Following are ten general tips to help you travel for far less than you think you’ll need to spend. Later this week I’ll look at some local budget travel techniques that are little-known outside of their home territories, which will provide a useful supplement to this post.

1. Hostels and low-price hotel chains. Increasingly these days, hostels boast individual rooms, some with their own toilets and showers. So even if you’re no longer interested in early morning dance parties, don’t write off hostels. Many of these new hostels are also quite stylish, which means that in many locales ratty, filthy hostels are finally facing price point competition. Also of note are the newish budget hotel chains, like Tune Hotels (Indonesia, Malaysia, UK) and easyHotel (UK, Switzerland, Bulgaria, Hungary, Germany, Cyprus, United Arab Emirates). With advance booking, these no-frills hotels can be huge money-savers.

2. Empty university dorm rooms. Many universities offer their rooms for very affordable rates during those stretches of time when there are no students around. Some of these rooms show up on booking sites and others can only be reserved through the universities themselves. During the summer of 2007, I stayed in a university dorm in Vienna for €19. My private room was clean and spacious, with appealing modernist touches.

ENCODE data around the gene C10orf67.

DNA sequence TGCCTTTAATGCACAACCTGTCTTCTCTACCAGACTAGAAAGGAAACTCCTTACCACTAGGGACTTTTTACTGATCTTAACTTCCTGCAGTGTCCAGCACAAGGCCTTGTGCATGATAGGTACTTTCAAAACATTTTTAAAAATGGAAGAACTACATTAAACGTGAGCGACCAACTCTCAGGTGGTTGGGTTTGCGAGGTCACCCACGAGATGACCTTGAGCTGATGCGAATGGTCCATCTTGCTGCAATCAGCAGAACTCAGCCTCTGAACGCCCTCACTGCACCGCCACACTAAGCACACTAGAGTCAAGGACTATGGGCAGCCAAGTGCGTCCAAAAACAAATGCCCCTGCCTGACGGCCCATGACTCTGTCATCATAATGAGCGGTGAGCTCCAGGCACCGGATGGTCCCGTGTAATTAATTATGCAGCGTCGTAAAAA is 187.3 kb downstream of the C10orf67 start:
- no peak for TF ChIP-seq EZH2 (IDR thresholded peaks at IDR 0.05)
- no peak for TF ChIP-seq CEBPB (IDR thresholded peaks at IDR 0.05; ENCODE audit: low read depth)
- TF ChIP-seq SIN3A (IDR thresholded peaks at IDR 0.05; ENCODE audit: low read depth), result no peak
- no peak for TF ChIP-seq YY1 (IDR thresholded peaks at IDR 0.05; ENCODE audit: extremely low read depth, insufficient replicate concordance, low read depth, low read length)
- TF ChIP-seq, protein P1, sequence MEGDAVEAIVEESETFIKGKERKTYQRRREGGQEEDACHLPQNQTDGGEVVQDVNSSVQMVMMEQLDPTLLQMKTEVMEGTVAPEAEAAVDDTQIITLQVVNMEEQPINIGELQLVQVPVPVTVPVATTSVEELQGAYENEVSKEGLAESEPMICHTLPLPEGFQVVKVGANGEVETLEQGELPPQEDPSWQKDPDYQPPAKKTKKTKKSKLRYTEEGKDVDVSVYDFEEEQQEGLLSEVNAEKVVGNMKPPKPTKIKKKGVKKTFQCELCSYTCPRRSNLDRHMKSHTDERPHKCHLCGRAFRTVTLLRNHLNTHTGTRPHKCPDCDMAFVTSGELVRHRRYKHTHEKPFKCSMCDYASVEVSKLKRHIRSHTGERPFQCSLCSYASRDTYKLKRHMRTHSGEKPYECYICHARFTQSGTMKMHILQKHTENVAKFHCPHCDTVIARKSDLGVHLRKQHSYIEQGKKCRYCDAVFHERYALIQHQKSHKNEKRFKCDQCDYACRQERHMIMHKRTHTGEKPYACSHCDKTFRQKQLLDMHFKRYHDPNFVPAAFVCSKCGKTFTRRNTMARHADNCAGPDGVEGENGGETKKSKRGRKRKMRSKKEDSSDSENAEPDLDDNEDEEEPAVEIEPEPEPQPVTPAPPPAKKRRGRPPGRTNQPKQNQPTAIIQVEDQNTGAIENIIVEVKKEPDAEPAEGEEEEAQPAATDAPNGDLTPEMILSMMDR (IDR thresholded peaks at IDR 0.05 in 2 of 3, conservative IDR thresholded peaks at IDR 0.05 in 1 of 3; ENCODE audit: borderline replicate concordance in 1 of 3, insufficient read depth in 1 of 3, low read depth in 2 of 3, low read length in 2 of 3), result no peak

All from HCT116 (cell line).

3. Private home stays. Airbnb is the newest and slickest arrival on the scene, a well organized and very attractive listings site that allows proprietors and guests alike to comment on each other’s performance as hosts and guests. This social media function makes Airbnb especially useful for quality control. In many destinations, tourist boards organize private home stays; in some others, guest rooms are advertised by locals. Guidebooks should help you figure out the best way to go about securing reservations in private rooms. As always, use common sense.

4. Volunteer tourism, or Voluntourism. This tourism/volunteering hybrid has taken off in the past decade. To give but one example, Andaman Discoveries’ volunteer gigs in southern Thailand charge around $210 for a week of on-the-ground volunteering. That charge includes accommodation, many meals, and airport transfer. Check out VolunTourism.org for more information.